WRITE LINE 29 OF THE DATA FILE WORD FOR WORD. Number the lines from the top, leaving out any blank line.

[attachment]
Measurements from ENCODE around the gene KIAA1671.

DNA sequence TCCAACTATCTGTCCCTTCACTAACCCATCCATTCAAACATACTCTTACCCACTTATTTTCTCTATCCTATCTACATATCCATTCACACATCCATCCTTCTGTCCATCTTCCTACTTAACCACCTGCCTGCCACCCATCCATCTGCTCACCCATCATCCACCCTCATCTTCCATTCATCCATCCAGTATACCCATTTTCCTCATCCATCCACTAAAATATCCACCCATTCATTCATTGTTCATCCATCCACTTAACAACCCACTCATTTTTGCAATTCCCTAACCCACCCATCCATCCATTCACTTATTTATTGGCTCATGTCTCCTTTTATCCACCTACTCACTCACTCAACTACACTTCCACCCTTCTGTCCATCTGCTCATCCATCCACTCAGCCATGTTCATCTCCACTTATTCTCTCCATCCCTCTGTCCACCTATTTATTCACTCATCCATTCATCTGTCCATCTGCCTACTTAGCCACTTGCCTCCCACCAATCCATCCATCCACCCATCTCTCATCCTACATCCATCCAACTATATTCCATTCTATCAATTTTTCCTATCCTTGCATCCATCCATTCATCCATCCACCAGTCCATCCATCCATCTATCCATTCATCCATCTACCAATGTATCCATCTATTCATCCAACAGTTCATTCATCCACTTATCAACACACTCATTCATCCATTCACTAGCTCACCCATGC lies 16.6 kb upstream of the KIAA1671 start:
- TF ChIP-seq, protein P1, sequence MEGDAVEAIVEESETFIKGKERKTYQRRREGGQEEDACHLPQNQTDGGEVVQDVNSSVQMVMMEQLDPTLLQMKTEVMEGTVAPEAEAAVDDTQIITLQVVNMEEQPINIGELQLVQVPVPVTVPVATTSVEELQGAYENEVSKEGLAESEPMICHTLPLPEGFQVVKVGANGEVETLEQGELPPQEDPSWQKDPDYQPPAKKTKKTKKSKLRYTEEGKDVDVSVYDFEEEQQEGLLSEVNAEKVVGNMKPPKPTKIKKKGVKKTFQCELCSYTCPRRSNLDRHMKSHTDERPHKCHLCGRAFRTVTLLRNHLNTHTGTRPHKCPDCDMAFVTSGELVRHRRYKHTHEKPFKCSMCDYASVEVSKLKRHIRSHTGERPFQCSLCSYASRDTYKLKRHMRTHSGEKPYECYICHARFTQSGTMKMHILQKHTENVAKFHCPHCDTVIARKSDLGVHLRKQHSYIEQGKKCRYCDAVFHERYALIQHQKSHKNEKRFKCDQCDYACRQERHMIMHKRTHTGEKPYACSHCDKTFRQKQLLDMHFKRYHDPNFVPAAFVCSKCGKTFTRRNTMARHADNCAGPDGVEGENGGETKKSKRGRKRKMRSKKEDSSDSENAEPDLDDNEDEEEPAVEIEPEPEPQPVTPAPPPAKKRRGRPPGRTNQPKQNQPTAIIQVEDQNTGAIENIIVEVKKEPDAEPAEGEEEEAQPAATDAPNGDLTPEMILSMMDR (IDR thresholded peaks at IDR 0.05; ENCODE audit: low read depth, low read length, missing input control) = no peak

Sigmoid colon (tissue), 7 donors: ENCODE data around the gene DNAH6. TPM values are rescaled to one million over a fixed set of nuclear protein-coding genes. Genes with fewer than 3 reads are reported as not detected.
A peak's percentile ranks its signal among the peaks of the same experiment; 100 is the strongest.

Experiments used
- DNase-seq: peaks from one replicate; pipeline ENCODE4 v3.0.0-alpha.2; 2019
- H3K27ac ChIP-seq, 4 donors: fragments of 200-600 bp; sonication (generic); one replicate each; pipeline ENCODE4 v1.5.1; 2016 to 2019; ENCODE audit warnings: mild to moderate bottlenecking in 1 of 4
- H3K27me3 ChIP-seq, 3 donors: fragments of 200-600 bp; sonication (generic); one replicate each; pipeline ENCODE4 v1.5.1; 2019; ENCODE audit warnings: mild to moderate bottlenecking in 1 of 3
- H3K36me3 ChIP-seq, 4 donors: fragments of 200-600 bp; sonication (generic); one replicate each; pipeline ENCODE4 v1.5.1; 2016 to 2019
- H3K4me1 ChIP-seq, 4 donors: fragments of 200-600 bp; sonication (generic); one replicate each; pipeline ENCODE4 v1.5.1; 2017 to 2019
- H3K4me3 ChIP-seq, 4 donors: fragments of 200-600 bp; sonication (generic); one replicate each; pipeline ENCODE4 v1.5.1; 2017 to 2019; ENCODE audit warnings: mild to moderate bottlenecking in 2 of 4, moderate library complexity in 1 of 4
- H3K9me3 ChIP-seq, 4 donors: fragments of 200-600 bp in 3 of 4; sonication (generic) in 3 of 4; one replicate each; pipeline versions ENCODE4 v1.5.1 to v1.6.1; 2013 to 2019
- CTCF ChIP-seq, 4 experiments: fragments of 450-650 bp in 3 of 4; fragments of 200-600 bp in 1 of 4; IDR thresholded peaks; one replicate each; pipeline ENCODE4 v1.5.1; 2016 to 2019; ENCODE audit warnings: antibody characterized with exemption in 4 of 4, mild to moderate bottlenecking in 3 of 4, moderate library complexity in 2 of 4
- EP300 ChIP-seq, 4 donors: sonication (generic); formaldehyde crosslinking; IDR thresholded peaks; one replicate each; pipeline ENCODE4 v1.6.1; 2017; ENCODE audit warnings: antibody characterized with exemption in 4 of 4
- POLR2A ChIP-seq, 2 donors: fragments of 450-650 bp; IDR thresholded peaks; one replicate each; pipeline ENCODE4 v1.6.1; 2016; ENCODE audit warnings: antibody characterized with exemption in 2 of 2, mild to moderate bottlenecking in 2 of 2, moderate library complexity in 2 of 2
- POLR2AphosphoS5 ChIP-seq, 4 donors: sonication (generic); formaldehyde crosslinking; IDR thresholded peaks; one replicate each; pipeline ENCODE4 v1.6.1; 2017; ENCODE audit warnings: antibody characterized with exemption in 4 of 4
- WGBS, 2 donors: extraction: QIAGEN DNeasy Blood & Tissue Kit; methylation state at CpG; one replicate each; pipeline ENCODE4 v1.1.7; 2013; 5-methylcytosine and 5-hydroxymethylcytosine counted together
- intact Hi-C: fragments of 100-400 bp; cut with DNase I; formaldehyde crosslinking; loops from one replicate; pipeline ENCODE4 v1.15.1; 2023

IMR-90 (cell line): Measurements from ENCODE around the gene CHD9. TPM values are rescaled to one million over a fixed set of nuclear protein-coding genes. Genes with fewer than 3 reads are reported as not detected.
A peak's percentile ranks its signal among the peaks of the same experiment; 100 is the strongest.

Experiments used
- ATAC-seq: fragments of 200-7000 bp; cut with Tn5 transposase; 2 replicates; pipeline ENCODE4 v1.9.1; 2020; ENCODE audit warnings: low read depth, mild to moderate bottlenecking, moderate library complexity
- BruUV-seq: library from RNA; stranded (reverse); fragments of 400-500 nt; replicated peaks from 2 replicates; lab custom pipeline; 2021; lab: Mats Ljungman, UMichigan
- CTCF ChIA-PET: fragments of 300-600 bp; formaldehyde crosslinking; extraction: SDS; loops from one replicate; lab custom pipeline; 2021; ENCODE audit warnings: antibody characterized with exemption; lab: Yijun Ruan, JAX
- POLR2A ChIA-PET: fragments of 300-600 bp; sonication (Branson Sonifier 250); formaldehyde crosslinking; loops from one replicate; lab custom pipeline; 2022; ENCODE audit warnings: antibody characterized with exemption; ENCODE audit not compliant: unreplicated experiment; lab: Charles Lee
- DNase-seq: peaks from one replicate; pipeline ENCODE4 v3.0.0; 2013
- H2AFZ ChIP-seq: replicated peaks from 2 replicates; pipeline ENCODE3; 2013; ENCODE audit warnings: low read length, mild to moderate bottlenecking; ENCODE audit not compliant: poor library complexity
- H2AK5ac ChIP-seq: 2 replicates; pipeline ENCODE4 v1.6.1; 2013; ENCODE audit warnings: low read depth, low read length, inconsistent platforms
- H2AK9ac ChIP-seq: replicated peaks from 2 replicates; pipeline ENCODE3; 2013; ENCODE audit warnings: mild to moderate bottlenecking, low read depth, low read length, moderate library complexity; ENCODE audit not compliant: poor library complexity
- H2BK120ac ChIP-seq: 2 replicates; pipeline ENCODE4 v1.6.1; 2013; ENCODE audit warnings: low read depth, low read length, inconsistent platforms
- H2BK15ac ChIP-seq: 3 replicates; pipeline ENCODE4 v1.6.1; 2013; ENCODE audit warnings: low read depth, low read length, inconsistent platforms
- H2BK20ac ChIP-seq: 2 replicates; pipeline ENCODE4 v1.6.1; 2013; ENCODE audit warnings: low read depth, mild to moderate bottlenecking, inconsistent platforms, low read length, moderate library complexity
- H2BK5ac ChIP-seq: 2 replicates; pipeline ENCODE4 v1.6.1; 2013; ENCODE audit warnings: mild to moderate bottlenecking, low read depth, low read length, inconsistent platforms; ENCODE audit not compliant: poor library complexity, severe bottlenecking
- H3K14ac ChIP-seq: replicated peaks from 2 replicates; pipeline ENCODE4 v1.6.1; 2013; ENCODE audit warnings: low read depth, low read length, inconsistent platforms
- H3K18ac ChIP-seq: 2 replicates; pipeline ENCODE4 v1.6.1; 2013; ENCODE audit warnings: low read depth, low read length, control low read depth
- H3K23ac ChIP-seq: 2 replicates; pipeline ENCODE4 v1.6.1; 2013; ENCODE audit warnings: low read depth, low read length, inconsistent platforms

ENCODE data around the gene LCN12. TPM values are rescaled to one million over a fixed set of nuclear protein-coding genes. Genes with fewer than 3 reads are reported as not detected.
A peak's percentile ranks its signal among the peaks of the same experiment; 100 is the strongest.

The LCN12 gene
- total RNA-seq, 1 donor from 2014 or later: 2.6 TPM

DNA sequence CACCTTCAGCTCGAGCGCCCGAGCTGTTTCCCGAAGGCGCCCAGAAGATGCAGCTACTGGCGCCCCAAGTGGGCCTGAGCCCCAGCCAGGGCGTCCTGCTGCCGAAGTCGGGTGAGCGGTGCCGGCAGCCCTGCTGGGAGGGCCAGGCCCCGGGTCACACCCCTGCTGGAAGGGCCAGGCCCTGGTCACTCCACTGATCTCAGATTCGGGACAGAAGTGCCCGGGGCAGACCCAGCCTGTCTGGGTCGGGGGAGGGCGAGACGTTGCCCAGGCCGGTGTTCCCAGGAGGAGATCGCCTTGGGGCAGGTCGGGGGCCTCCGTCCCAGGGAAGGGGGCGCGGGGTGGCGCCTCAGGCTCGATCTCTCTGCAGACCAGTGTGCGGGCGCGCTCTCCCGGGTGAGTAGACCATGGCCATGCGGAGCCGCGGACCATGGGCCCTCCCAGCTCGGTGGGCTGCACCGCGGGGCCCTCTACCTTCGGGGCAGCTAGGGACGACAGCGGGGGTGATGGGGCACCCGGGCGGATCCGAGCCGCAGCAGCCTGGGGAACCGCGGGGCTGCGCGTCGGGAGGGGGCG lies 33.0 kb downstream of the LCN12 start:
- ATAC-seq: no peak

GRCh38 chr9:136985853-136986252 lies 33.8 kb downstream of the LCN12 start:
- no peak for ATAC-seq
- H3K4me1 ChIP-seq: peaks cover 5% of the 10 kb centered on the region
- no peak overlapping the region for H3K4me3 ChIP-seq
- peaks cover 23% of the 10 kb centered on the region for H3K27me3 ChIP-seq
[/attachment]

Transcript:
- H2AK5ac ChIP-seq: 2 replicates; pipeline ENCODE4 v1.6.1; 2013; ENCODE audit warnings: low read depth, low read length, inconsistent platforms